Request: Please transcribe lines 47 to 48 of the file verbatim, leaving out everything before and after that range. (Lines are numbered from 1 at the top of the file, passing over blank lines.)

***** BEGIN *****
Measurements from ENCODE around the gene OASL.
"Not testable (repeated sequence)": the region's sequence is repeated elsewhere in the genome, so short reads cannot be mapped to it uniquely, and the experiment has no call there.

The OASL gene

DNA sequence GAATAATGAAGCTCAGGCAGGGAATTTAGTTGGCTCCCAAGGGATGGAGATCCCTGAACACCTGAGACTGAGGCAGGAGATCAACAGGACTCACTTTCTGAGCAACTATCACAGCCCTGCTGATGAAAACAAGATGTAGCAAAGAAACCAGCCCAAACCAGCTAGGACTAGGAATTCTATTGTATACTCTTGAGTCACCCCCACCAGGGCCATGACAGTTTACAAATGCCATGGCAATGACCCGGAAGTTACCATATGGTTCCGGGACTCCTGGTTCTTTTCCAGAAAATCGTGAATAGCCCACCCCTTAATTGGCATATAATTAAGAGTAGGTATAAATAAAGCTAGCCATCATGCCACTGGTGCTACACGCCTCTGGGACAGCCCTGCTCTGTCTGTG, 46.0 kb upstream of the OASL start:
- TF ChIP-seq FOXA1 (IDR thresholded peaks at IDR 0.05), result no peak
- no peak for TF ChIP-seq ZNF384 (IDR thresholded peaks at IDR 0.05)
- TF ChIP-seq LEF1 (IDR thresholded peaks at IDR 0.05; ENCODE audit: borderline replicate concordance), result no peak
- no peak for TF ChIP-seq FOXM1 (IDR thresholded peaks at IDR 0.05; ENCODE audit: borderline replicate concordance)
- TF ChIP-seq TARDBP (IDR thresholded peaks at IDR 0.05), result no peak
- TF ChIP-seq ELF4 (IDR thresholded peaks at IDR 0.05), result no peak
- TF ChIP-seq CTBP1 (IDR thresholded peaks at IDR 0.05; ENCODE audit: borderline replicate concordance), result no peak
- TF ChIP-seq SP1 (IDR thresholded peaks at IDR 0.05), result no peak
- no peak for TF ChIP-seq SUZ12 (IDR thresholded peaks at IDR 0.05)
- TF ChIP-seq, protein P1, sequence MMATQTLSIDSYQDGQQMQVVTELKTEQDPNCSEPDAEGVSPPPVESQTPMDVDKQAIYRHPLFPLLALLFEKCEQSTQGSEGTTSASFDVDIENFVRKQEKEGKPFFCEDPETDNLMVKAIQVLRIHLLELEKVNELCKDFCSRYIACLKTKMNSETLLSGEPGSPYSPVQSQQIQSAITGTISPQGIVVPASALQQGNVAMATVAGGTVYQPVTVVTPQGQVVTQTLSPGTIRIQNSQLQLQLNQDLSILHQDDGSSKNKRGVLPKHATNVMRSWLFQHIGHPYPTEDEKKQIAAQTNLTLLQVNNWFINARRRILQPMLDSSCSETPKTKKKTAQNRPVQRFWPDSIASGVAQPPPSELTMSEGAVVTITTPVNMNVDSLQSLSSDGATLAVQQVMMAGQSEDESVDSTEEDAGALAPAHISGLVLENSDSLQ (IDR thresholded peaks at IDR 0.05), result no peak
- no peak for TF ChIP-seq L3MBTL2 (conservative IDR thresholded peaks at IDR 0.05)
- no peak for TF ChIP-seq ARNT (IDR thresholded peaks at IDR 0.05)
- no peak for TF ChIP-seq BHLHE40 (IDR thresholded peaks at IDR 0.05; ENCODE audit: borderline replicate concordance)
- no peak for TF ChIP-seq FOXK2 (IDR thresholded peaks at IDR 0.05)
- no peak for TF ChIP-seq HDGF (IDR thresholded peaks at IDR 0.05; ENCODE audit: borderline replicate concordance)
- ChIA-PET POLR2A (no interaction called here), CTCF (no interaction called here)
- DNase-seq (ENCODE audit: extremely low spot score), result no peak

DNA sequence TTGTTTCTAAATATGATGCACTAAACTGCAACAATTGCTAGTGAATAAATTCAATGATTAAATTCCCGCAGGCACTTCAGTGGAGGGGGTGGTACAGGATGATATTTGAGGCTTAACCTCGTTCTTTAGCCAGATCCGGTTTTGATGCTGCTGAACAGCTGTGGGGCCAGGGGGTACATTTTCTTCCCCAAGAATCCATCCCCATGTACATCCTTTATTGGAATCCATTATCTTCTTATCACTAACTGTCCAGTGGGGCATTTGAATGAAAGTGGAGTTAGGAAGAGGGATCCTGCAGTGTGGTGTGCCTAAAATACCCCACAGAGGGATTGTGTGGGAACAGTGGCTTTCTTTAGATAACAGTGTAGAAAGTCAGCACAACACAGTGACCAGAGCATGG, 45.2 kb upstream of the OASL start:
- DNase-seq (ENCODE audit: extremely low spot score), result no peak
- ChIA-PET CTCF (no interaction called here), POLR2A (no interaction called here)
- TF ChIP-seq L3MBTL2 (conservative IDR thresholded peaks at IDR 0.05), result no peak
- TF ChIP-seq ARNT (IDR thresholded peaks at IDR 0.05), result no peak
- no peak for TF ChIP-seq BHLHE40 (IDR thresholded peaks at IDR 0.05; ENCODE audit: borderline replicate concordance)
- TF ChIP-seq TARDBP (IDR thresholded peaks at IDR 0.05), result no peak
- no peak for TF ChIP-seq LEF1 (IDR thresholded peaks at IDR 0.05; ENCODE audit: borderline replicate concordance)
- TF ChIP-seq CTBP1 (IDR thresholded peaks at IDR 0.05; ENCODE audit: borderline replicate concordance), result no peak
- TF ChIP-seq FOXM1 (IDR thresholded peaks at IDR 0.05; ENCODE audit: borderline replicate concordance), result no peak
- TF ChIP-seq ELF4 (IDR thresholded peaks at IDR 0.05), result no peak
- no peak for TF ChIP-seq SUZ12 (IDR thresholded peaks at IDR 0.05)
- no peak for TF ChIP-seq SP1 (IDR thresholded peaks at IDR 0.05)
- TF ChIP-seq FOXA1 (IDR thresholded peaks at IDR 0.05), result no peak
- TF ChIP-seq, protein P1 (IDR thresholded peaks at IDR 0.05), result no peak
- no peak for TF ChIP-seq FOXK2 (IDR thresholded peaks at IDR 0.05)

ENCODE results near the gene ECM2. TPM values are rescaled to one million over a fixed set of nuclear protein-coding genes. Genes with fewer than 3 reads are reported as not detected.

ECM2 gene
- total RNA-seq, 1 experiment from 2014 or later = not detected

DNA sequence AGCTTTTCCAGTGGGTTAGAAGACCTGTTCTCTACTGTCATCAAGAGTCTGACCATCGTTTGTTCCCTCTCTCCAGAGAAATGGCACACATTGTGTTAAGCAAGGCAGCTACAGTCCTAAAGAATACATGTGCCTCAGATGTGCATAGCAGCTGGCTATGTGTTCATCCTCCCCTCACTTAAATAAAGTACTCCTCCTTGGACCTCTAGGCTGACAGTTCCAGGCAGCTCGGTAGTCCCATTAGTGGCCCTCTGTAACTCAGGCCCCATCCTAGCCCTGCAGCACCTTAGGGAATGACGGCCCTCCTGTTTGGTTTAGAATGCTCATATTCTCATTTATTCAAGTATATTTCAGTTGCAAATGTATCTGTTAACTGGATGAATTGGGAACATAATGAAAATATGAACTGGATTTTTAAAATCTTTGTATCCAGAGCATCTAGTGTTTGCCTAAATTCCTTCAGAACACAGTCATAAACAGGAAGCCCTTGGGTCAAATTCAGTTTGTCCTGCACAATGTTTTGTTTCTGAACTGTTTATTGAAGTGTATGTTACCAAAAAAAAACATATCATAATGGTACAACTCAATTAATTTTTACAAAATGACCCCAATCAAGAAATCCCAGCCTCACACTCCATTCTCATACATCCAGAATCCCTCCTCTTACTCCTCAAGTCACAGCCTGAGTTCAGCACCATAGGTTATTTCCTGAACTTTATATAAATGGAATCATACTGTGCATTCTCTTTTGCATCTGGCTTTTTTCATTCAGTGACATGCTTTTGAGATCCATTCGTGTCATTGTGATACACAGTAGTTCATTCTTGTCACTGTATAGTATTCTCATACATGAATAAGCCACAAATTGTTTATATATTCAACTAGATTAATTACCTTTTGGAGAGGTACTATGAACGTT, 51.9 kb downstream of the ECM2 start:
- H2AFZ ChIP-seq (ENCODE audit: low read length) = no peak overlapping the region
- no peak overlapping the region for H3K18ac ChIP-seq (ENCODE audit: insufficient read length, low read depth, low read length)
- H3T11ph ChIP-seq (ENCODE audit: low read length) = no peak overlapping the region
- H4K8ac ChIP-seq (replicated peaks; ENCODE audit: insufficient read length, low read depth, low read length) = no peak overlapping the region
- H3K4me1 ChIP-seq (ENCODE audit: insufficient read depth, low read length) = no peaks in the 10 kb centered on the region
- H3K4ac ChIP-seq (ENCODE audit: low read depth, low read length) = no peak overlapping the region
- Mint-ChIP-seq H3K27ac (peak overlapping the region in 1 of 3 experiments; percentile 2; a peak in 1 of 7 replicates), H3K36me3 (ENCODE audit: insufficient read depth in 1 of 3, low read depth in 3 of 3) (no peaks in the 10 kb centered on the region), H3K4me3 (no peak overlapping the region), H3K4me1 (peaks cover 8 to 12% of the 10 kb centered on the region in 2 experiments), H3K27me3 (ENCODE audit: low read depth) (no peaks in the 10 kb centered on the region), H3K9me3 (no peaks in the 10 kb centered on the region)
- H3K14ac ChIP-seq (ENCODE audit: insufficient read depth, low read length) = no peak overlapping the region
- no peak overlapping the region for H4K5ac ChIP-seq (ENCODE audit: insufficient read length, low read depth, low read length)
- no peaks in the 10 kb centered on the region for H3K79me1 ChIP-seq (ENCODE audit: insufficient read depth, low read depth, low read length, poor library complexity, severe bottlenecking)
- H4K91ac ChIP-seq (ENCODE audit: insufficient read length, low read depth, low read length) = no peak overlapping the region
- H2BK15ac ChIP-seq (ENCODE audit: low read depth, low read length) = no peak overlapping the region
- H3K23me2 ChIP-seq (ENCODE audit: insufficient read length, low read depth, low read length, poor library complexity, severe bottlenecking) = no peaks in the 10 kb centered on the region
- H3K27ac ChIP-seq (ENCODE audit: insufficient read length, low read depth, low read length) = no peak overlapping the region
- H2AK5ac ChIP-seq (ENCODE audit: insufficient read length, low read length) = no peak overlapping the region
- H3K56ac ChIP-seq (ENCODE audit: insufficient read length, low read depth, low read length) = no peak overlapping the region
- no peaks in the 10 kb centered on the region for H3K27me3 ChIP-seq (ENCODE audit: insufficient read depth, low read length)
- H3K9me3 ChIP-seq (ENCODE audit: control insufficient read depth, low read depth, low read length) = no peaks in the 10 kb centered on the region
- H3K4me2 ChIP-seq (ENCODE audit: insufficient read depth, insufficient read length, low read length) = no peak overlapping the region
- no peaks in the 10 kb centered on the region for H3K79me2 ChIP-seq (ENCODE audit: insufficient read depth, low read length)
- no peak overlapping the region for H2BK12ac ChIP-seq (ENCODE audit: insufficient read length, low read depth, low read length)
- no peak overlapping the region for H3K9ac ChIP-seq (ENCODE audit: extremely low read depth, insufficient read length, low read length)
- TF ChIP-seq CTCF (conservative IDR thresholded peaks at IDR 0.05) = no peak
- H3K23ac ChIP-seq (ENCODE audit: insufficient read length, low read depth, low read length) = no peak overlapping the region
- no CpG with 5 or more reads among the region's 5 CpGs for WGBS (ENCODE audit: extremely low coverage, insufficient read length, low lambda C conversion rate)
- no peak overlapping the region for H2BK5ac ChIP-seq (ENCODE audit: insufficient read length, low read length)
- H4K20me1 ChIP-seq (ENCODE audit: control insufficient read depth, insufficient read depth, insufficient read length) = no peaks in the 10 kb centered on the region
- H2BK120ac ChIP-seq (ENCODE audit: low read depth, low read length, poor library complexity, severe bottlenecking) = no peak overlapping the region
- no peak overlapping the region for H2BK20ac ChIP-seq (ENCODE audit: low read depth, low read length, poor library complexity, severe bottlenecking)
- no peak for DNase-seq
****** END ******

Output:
- H3K4ac ChIP-seq (ENCODE audit: low read depth, low read length) = no peak overlapping the region
- Mint-ChIP-seq H3K27ac (peak overlapping the region in 1 of 3 experiments; percentile 2; a peak in 1 of 7 replicates), H3K36me3 (ENCODE audit: insufficient read depth in 1 of 3, low read depth in 3 of 3) (no peaks in the 10 kb centered on the region), H3K4me3 (no peak overlapping the region), H3K4me1 (peaks cover 8 to 12% of the 10 kb centered on the region in 2 experiments), H3K27me3 (ENCODE audit: low read depth) (no peaks in the 10 kb centered on the region), H3K9me3 (no peaks in the 10 kb centered on the region)